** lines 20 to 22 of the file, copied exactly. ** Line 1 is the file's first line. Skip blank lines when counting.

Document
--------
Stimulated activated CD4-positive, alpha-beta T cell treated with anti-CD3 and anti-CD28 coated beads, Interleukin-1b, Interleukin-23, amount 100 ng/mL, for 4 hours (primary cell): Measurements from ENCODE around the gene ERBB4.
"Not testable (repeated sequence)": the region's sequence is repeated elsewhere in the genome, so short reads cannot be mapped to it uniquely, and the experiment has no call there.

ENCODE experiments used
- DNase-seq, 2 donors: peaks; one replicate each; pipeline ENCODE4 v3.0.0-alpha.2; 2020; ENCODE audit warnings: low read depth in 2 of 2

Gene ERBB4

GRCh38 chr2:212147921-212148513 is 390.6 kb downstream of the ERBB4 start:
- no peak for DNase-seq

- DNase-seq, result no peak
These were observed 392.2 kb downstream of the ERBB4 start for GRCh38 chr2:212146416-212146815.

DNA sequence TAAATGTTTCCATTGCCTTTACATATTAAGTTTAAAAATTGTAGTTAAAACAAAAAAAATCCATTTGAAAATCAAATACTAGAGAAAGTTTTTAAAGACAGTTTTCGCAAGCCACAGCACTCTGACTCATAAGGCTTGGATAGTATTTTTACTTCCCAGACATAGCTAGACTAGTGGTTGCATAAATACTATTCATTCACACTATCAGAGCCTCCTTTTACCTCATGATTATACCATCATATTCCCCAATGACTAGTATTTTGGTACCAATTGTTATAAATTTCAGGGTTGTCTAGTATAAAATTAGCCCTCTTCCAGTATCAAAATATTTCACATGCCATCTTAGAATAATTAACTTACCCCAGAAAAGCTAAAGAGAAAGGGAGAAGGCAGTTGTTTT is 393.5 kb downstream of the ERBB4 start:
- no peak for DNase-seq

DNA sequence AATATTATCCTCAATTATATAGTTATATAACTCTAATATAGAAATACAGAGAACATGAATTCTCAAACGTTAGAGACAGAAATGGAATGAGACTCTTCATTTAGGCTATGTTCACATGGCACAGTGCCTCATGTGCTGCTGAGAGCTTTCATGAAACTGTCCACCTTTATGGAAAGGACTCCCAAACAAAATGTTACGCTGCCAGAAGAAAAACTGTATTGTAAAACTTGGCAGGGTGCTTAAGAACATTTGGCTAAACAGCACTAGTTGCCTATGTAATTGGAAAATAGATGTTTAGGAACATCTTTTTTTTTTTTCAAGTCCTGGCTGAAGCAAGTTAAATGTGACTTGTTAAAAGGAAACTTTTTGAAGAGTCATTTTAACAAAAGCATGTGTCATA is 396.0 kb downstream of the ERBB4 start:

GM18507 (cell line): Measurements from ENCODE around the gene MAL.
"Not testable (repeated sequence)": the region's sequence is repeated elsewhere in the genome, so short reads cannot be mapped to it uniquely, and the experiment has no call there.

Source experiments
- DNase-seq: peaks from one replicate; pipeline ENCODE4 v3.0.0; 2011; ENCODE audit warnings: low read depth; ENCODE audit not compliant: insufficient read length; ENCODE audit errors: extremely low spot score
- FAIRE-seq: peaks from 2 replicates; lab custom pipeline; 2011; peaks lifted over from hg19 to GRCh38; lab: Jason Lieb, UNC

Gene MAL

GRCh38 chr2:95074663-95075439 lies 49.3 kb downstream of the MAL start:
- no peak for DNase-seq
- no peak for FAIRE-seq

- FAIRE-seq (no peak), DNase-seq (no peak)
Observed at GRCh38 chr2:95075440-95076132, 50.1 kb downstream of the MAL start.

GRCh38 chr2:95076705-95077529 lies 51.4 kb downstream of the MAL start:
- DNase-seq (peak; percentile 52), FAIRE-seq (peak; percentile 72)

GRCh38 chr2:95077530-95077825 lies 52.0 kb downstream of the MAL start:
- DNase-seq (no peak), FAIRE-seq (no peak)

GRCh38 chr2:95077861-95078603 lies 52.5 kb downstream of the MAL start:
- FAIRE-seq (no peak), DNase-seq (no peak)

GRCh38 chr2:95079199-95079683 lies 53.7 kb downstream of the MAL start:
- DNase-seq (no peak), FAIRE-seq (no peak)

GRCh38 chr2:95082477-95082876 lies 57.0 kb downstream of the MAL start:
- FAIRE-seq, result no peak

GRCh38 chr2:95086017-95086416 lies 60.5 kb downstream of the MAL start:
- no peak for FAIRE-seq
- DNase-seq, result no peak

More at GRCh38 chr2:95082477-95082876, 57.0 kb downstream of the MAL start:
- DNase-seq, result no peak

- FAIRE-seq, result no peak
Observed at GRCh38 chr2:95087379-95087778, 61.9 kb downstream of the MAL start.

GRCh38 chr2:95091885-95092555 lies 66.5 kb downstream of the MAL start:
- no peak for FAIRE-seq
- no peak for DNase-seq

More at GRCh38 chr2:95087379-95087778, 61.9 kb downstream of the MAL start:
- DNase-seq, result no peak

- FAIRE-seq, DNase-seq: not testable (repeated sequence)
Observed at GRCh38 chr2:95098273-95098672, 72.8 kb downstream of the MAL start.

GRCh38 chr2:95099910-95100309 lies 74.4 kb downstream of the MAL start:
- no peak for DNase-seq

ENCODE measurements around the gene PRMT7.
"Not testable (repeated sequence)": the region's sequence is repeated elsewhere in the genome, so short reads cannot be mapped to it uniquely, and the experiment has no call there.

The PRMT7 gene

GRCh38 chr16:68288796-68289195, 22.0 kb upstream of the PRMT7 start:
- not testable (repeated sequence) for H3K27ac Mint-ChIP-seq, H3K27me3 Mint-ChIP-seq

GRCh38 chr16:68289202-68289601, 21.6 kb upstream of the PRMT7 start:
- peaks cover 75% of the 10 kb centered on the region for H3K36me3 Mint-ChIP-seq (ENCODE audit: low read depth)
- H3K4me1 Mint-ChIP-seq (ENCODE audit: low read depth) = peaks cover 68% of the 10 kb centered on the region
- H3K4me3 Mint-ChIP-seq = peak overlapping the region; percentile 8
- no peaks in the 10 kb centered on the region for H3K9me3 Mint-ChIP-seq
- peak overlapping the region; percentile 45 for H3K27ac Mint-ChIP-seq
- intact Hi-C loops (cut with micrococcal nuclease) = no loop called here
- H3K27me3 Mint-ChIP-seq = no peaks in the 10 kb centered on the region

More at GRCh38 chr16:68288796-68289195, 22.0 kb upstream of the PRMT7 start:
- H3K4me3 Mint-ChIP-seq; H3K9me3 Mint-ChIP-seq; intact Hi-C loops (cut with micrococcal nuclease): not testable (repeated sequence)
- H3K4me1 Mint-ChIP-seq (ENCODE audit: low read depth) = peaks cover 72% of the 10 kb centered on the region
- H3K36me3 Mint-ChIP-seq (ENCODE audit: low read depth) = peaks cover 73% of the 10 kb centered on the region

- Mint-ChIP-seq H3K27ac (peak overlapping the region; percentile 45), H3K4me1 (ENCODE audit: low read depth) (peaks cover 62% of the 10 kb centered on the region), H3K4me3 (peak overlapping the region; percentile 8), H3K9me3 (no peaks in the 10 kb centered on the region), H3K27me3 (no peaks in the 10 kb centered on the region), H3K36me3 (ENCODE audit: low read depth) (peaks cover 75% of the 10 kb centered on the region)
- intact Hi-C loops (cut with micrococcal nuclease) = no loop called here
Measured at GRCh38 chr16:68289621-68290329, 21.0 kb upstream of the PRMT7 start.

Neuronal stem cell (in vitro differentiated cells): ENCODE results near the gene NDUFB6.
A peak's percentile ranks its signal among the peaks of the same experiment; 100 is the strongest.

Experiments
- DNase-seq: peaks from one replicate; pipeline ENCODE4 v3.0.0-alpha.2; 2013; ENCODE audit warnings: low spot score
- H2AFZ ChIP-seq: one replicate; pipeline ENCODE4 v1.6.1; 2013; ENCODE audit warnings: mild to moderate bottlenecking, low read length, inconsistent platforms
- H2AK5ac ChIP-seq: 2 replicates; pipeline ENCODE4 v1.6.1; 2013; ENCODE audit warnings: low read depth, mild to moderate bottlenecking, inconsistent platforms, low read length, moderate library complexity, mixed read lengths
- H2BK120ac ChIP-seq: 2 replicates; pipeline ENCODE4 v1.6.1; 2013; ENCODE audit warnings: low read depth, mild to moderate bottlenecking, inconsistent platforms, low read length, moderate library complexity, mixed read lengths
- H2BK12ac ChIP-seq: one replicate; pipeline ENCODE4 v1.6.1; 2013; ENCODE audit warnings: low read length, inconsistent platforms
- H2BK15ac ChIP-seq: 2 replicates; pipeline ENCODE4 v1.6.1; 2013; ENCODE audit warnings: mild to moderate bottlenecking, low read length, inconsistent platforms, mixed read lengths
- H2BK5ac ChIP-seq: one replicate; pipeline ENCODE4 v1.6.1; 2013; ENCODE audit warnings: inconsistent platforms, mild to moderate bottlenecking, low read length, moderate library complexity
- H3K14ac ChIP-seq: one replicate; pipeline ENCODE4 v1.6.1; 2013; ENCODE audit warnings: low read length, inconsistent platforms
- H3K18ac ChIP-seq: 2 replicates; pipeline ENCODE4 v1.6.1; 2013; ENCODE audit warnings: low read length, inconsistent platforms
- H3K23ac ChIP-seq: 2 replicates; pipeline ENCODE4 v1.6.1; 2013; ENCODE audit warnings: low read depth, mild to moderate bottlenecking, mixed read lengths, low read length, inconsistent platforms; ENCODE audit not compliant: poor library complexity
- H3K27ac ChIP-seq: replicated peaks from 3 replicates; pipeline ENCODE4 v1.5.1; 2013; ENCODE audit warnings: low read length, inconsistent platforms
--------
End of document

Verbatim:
- no peak for DNase-seq
- no peak for FAIRE-seq

- FAIRE-seq (no peak), DNase-seq (no peak)